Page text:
The Labour Party is “institutionally antisemitic in its processes, its attitudes and behaviour and we ignore this at our peril”, Luciana Berger has claimed.
Ms Berger, who quit Labour to join the Independent Group on Monday, spoke out against her former party’s “shameful record” during a Commons debate on antisemitism in modern society.
The MP for Liverpool, Wavertree who previously described her family’s history of experiencing antisemitism through the centuries, said: “We have gone backwards, we have not seen the progress we should have seen over the course of the past 11 months.”
She argued: “It was my political home for nearly 20 years until I resigned from the Labour Party on Monday where I have seen obfuscation, smears, inaction, denial, every step of the way.”
Six or seven individuals, she noted, had been convicted of “antisemitic inspired hate crimes and threats” against her, adding: “There is a significant amount of antisemitism which might not reach the criminal threshold but has surfaced.
“I have been subject to thousands of messages of antisemitic abuse and hate.”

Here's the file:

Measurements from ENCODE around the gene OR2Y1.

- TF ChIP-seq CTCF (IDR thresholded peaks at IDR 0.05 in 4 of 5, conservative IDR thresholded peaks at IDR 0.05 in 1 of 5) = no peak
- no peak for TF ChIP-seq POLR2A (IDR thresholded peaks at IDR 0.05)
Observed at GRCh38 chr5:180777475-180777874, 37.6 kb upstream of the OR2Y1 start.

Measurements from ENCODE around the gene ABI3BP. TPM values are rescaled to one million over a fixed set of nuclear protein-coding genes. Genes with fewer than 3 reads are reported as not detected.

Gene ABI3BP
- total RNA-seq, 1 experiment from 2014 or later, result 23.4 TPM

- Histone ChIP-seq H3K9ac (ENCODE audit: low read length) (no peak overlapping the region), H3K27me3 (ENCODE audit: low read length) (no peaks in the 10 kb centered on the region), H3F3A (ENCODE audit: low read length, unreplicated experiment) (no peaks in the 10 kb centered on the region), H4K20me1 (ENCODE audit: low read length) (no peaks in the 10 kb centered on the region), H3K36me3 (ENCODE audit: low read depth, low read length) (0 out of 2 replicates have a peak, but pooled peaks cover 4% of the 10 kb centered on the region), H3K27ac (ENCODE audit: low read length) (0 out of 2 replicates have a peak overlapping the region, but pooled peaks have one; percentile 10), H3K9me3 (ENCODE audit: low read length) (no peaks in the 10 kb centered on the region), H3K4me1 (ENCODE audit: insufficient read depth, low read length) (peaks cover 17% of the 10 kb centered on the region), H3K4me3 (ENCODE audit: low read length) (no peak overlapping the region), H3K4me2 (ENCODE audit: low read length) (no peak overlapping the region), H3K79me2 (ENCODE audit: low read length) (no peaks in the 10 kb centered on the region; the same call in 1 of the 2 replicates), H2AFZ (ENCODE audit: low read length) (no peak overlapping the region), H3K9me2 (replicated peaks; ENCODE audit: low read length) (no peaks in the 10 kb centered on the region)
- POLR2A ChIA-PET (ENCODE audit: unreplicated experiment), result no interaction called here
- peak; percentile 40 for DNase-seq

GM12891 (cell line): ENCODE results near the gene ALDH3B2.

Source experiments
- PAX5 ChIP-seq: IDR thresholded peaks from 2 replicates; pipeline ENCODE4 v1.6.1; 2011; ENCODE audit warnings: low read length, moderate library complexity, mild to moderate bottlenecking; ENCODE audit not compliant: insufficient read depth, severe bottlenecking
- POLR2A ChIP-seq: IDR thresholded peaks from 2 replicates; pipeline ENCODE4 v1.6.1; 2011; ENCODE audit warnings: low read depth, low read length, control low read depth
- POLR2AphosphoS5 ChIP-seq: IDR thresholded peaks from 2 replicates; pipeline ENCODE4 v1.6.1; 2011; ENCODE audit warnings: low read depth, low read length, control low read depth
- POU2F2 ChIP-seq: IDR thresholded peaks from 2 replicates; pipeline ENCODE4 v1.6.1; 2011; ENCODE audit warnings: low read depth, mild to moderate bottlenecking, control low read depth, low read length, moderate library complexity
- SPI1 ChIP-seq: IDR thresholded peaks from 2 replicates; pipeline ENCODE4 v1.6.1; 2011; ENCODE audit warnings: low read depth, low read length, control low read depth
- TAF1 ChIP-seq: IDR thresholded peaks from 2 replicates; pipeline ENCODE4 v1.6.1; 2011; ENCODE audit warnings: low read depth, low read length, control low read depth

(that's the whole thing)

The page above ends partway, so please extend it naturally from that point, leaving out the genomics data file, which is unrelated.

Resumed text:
Ms Berger shared with MPs the “range of terms” seen in the last week which she said ranged from the “ridiculous to the truly disturbing”, including “Zionist lizard” and “traitor to my country”.
She recalled members of the British Jewish community taking to Parliament Square to say “enough is enough when it comes to antisemitism”, adding: “It was against the Labour Party, a political movement which is supposed to pride itself on the values of equality for all and anti-racism against all.”
She went on: “You couldn’t make up the catalogue of events that have shamed the Labour Party since that happened.
“The countless cases of individuals…cases that have been dropped those cases that have not been responded to.”
She claimed: “This is a shameful record, let alone from a leadership and political party that seeks the highest office in our land and that’s why I have arrived at the sickening conclusion that the Labour Party is institutionally antisemitic in its processes, its attitudes and behaviour and we ignore this at our peril.”